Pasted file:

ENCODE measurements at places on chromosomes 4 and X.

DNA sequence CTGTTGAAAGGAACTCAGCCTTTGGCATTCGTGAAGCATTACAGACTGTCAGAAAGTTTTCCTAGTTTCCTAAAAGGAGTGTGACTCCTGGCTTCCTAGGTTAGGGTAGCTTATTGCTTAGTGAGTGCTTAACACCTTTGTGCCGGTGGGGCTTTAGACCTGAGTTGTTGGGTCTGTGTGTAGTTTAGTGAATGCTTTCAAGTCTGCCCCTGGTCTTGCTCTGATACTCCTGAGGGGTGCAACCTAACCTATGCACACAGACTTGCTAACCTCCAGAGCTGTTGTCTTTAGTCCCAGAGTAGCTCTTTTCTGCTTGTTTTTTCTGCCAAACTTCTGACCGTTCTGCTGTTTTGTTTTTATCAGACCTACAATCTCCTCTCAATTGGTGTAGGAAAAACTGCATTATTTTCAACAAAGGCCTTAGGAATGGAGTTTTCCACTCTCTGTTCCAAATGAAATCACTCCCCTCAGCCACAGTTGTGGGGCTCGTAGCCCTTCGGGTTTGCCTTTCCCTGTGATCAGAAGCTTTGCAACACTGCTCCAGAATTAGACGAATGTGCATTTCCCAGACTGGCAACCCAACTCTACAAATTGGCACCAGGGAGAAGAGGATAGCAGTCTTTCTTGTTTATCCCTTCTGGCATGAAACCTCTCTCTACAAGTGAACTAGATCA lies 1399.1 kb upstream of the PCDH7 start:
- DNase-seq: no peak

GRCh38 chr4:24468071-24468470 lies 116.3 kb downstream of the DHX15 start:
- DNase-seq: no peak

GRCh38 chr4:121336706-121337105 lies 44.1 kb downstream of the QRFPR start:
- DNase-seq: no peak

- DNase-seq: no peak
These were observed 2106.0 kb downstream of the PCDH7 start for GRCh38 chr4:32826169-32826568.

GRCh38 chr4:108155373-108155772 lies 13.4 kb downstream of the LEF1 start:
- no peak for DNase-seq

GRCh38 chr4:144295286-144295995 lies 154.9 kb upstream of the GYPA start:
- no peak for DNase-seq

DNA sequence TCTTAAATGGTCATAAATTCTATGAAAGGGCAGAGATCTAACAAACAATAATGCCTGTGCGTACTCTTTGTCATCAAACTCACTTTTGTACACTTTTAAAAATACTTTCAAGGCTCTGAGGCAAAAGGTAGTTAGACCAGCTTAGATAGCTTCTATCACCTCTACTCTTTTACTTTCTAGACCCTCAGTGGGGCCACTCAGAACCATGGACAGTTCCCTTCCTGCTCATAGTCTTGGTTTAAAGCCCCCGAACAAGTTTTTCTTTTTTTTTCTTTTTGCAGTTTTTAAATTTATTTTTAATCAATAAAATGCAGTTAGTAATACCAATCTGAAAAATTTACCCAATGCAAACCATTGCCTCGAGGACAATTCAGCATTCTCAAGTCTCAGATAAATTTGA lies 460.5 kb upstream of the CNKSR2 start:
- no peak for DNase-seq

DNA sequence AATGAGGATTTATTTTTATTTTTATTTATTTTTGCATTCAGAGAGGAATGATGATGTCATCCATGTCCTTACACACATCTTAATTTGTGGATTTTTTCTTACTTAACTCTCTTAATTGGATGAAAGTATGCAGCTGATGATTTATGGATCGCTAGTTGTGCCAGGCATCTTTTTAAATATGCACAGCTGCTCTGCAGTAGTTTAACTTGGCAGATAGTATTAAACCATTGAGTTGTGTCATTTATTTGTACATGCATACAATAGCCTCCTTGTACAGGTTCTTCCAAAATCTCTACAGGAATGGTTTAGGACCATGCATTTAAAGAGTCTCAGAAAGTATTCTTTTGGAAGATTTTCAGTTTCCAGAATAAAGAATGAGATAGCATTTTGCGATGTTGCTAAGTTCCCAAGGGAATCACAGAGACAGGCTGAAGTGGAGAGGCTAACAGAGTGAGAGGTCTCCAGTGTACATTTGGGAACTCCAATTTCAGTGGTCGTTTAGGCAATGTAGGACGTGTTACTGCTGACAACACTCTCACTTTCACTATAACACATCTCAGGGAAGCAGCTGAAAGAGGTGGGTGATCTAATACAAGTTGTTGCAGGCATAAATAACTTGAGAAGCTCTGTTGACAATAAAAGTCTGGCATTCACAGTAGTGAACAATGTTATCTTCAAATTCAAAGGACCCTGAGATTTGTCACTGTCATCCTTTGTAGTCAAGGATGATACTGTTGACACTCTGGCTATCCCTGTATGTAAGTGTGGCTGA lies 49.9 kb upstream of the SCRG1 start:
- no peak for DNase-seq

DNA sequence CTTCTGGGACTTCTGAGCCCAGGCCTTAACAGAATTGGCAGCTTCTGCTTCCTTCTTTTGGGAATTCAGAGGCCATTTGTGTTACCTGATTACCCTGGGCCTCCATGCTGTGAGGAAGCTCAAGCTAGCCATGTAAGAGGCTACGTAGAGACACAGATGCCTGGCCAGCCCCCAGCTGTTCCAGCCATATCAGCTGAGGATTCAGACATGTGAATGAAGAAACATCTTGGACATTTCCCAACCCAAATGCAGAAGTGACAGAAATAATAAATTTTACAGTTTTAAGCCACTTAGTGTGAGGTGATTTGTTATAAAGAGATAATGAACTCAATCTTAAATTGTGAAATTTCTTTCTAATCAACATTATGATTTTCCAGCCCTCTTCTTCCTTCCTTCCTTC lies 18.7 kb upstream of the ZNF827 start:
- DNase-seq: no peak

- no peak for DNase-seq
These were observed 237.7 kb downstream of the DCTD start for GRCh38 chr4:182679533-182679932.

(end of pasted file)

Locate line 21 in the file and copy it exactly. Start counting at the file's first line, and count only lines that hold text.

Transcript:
These were observed 237.7 kb downstream of the DCTD start for GRCh38 chr4:182679533-182679932.